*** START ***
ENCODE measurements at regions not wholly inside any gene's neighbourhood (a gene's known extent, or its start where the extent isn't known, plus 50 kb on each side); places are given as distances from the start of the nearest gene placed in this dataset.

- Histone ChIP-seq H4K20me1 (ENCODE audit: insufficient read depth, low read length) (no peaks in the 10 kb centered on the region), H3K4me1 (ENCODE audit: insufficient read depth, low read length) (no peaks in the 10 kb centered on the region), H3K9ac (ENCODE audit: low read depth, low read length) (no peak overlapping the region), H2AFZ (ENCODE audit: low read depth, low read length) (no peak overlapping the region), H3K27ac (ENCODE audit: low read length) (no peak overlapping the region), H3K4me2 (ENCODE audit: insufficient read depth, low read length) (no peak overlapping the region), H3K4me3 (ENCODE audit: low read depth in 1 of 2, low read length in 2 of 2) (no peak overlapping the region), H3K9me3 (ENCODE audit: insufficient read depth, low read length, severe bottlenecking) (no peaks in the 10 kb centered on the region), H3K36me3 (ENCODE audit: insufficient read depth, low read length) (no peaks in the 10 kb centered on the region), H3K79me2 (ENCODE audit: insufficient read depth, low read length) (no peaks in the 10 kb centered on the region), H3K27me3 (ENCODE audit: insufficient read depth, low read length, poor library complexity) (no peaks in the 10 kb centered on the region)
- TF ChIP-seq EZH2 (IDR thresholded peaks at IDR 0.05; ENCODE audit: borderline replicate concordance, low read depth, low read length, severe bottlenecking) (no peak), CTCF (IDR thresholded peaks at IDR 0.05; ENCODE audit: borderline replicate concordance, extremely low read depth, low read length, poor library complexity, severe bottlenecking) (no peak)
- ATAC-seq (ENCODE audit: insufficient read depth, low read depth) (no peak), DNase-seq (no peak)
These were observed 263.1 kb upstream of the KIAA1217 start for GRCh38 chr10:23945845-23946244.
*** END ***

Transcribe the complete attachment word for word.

ENCODE measurements at regions not wholly inside any gene's neighbourhood (a gene's known extent, or its start where the extent isn't known, plus 50 kb on each side); places are given as distances from the start of the nearest gene placed in this dataset.

- Histone ChIP-seq H4K20me1 (ENCODE audit: insufficient read depth, low read length) (no peaks in the 10 kb centered on the region), H3K4me1 (ENCODE audit: insufficient read depth, low read length) (no peaks in the 10 kb centered on the region), H3K9ac (ENCODE audit: low read depth, low read length) (no peak overlapping the region), H2AFZ (ENCODE audit: low read depth, low read length) (no peak overlapping the region), H3K27ac (ENCODE audit: low read length) (no peak overlapping the region), H3K4me2 (ENCODE audit: insufficient read depth, low read length) (no peak overlapping the region), H3K4me3 (ENCODE audit: low read depth in 1 of 2, low read length in 2 of 2) (no peak overlapping the region), H3K9me3 (ENCODE audit: insufficient read depth, low read length, severe bottlenecking) (no peaks in the 10 kb centered on the region), H3K36me3 (ENCODE audit: insufficient read depth, low read length) (no peaks in the 10 kb centered on the region), H3K79me2 (ENCODE audit: insufficient read depth, low read length) (no peaks in the 10 kb centered on the region), H3K27me3 (ENCODE audit: insufficient read depth, low read length, poor library complexity) (no peaks in the 10 kb centered on the region)
- TF ChIP-seq EZH2 (IDR thresholded peaks at IDR 0.05; ENCODE audit: borderline replicate concordance, low read depth, low read length, severe bottlenecking) (no peak), CTCF (IDR thresholded peaks at IDR 0.05; ENCODE audit: borderline replicate concordance, extremely low read depth, low read length, poor library complexity, severe bottlenecking) (no peak)
- ATAC-seq (ENCODE audit: insufficient read depth, low read depth) (no peak), DNase-seq (no peak)
These were observed 263.1 kb upstream of the KIAA1217 start for GRCh38 chr10:23945845-23946244.